even if you bang on the doors
The rain is beautiful
for about 5 minutes
and then it is annoying
your red lips
making a circle
replace the sun
If I'm lucky
In the mail yesterday, I found an envelope from Wave books. In it were about 15 printer pages stapled together. The cover page says TRANSLATIONS FROM HAFIZ. On each page is a short ghazal translated by Matthew Rohrer. There are 10 poems total. It doesn't come across here, but when you read several of the poems in succession, a distinct pattern emerges. This kind of lean musicality underpins what appear to be completely casual speech-acts. It's as though everyday-ness assumes a decalmatory posture in the poem. The effect is at once urgent and deliberate.
Sunday, November 27, 2011
I’ve already posted on one of her films recently, but I will single out Keira Knightley specifically here by saying that I think she has one of the most beautiful faces. I’m not sure if this is over-generalizing, but it seems somewhat similar to what Elaine Scarry calls a “clear discernibility” or “wordless certainty” about beauty. It’s not something I have to even think about—Keira is beautiful, and it doesn’t seem like a situation where I’ll one day say, “No, I was wrong.” I understand that human beauty especially allows for a great variability of responses and judgments. But, to me, it just feels like her beauty is self-evident, as if no one could deny it.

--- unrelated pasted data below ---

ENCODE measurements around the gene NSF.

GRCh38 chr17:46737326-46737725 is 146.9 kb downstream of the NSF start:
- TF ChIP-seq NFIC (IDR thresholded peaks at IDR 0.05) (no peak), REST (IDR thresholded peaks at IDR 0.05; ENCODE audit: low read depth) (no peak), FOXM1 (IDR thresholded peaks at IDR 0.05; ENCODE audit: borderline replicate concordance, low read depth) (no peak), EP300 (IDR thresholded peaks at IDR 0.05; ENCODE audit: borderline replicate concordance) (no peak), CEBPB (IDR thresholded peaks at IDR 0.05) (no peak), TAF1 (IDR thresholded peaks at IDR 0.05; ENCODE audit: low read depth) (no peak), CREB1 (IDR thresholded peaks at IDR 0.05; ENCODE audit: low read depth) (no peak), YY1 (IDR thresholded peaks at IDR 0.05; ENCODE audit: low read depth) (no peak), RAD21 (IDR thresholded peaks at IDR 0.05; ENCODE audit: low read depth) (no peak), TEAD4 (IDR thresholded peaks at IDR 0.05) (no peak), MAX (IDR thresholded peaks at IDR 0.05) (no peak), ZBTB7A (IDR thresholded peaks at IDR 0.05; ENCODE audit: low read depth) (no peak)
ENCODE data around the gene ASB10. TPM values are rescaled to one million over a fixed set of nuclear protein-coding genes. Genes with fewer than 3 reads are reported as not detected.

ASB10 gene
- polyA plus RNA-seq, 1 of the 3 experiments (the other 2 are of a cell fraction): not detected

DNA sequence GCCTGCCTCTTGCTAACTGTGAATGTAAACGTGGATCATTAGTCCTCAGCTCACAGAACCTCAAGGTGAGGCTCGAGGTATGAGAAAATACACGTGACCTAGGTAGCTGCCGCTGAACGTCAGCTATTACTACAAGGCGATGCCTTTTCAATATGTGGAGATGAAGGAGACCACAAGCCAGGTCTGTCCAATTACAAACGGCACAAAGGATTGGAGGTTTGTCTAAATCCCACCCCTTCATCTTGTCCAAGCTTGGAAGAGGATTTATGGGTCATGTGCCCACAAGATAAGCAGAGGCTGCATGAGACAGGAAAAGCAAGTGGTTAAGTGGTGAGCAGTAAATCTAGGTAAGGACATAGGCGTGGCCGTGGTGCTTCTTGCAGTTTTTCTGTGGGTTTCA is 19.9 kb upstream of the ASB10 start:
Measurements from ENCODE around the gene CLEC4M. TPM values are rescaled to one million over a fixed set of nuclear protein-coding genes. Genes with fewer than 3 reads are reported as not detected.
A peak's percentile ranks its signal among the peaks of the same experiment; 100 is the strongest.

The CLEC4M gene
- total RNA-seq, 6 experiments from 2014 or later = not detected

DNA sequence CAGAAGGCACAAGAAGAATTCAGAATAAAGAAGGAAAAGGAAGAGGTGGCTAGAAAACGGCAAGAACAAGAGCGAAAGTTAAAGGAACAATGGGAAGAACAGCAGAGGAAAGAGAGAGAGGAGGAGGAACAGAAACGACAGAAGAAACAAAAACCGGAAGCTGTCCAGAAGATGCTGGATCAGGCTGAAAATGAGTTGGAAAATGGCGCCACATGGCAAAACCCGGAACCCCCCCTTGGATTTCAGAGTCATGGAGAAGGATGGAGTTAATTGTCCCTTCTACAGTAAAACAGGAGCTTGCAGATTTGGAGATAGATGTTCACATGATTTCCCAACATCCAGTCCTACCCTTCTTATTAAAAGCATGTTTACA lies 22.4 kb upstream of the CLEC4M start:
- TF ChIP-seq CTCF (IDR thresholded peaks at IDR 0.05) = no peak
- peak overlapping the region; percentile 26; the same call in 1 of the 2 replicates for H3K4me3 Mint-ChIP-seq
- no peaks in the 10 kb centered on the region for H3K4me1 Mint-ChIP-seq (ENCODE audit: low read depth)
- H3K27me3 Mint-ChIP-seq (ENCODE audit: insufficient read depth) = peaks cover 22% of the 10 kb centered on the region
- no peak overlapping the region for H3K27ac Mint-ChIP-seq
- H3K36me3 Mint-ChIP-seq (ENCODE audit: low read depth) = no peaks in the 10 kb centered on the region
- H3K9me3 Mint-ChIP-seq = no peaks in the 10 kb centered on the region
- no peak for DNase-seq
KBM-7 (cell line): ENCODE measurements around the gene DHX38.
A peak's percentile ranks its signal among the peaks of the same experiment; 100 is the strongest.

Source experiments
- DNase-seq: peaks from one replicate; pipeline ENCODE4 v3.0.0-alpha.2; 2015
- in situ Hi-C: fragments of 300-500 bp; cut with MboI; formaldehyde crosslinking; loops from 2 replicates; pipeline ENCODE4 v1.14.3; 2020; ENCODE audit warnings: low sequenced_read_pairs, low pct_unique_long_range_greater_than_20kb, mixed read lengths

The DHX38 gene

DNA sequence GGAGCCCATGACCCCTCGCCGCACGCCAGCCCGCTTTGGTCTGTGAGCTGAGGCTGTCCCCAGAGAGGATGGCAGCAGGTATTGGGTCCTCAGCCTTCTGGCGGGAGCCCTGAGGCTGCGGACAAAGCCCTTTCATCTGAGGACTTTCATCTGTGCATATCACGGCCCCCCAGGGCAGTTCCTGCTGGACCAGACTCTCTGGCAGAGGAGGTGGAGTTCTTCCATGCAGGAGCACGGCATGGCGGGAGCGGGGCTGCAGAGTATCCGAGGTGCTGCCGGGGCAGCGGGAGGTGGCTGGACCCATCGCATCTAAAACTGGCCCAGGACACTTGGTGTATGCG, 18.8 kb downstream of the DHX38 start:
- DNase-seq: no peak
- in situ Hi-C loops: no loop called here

Tuesday, November 22, 2011